This morning we have the star, and the magi and their faith; they live before us; we can see their hope and their wonder and their journey. And right here at the beginning of the story we hear the promise: this is the path that leads to joy.
And in the night, a child’s voice rises. In the night a baby crying, a mother singing, a father full of wonder standing by. One small family and a few shepherds in the quiet of the night—and in this ordinary, an explosion of light, the night sky lit by the angels of God, the armies of heaven singing glory to God and news of peace on earth. The people who walked in darkness have seen a great light. It is here that it begins—not with Caesar and his power, but with a mother who heard God’s word and said “Yes,” with the father who stood by her, and with the child who was born.
Mary was on all counts a person of no particular account. She was no king like David. And yet it was in her that God’s Word came to fruition. Why? Because she waited upon the Word, and when it came she said, “Here am I, the servant of the Lord.” She did not set out to build God a house. It was God who reached out and touched her, who claimed her in his Word and for his Word, who made his dwelling place in her.
Repent, because there is a problem, because there is a power of sin in your lives…And if we think that we are innocent—as, increasingly, the finger-pointers seem to think; if we think wrong is something only other people do, think again.
Advent is a time for people who need hope. Advent is a time for people who know that all is not well, who feel it in their heart of hearts, who wake in the night sometimes with a cry. All flesh is grass! My life is dried up; I do not know what it means anymore. Our lives are gone astray in all the holly jolly, and I cannot hear, I cannot see what is good.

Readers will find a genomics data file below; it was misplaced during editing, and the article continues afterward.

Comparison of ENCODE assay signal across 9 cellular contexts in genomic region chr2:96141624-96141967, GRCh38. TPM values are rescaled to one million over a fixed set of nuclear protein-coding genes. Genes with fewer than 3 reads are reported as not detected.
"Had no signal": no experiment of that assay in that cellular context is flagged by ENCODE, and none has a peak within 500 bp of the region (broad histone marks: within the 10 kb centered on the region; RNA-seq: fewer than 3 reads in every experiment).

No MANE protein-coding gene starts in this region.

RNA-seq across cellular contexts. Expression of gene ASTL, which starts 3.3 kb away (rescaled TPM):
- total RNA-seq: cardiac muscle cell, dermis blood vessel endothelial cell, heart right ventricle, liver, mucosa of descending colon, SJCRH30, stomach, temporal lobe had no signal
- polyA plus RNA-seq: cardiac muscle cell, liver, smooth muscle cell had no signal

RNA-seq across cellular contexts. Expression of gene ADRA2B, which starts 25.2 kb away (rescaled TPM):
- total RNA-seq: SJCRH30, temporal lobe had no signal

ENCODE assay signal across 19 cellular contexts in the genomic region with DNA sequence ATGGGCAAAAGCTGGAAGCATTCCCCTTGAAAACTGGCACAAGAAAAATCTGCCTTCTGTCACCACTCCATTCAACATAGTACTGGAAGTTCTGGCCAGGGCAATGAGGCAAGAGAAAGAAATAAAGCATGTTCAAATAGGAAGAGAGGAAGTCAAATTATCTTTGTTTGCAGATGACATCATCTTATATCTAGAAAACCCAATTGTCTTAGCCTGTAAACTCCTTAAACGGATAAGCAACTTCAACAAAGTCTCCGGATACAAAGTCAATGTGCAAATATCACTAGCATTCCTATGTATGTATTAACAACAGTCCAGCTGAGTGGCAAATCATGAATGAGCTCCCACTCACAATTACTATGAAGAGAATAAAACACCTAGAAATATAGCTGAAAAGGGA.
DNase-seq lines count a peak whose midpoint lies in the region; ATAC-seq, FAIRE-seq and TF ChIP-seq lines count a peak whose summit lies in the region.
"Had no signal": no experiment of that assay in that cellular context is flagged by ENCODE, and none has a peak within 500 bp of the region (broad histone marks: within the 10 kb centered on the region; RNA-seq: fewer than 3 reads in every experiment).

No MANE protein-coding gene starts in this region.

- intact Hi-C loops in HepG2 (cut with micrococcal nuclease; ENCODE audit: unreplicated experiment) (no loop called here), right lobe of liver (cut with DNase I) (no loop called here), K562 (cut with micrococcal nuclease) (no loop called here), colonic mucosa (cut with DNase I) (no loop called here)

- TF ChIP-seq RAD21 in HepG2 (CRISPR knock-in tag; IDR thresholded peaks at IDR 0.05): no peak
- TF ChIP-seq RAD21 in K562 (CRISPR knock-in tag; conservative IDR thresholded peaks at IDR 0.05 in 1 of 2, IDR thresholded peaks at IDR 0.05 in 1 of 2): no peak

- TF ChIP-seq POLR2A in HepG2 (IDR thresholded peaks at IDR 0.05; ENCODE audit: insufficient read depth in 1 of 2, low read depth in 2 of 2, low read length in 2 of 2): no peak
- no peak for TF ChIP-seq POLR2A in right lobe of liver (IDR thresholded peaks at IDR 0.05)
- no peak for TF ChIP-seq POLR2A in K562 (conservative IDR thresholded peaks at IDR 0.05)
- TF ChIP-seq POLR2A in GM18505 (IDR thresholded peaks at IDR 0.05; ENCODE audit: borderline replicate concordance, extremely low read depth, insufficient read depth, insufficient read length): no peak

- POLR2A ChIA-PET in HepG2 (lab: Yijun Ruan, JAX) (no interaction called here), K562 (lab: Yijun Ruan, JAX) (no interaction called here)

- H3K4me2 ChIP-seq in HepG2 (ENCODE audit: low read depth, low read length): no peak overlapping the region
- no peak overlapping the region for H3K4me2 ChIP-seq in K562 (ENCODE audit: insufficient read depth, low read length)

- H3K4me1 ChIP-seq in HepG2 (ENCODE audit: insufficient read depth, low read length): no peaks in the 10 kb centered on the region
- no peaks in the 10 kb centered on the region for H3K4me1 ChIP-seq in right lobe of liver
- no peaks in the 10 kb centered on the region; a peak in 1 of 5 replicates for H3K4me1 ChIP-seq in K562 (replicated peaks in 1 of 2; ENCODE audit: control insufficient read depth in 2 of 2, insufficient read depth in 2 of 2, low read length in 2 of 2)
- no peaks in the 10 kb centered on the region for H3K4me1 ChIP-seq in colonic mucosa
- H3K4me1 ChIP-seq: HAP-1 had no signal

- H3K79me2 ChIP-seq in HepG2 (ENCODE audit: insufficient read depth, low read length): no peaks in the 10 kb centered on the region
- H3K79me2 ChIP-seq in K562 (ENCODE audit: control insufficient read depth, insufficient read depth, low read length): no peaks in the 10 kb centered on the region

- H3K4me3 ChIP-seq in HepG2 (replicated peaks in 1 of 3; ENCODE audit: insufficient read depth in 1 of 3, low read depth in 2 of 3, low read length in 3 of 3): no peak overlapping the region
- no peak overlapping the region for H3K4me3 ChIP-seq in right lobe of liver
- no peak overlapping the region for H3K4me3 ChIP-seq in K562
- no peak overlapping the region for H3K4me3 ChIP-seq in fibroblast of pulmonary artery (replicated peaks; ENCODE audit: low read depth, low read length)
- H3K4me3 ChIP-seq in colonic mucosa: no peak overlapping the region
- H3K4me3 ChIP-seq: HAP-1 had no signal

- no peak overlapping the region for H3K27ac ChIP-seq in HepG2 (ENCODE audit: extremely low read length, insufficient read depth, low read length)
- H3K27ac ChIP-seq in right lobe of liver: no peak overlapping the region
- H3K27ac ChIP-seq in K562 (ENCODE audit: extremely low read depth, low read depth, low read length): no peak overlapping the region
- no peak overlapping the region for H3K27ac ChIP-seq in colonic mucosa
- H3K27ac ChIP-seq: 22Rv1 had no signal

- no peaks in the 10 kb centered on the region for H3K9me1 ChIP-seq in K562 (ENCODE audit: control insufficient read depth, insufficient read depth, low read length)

Does it make sense to invite us to immerse ourselves in our deepest dissatisfactions? Yet, for 4 weeks in Advent, this is exactly what we do as a people.
While all around us, the lights, the bells, the “good cheer”, telling us to feel happy and spend money; all is well with the economy and with us. But for 4 weeks, as a Christian people, we say, “in our souls we know better: it is not well with us”.
We must decide to love even when our circumstances are not in favour of us. We must decide to love even when we do not agree with the other person. We must decide to love no matter what. We make a judgment to do what is best for those we decide to love, and we promise to stay in love unconditionally. Such a love is an art, making time to share the burden of the other person, creating space to see the inner beauty of the other person.
Like Babel, the Church today lies in ruins divided between different families. Unable to communicate with one another, we are not a great nation. And that’s because Christians are no less tempted to “make a name for themselves,” like the Babylonians, rather than receive a name like Abraham.
Joy is so elusive when we seek it for ourselves, when we seek it in ourselves, when it is something we try to make by our own efforts. It doesn’t last; it doesn’t satisfy. So we buy another car, or a bigger TV; we get a better job, a bigger job. Joy as product, something that we should grasp. This joy does not last.
We are saved as we are found in Christ, as we forsake our security, our achievements—all that we have and all that we are—to know Christ because they are worthless before him. Suffering comes with this recognition first because it invites us into the truth about ourselves and then because it invites us onto the self-sacrificial way of Christ.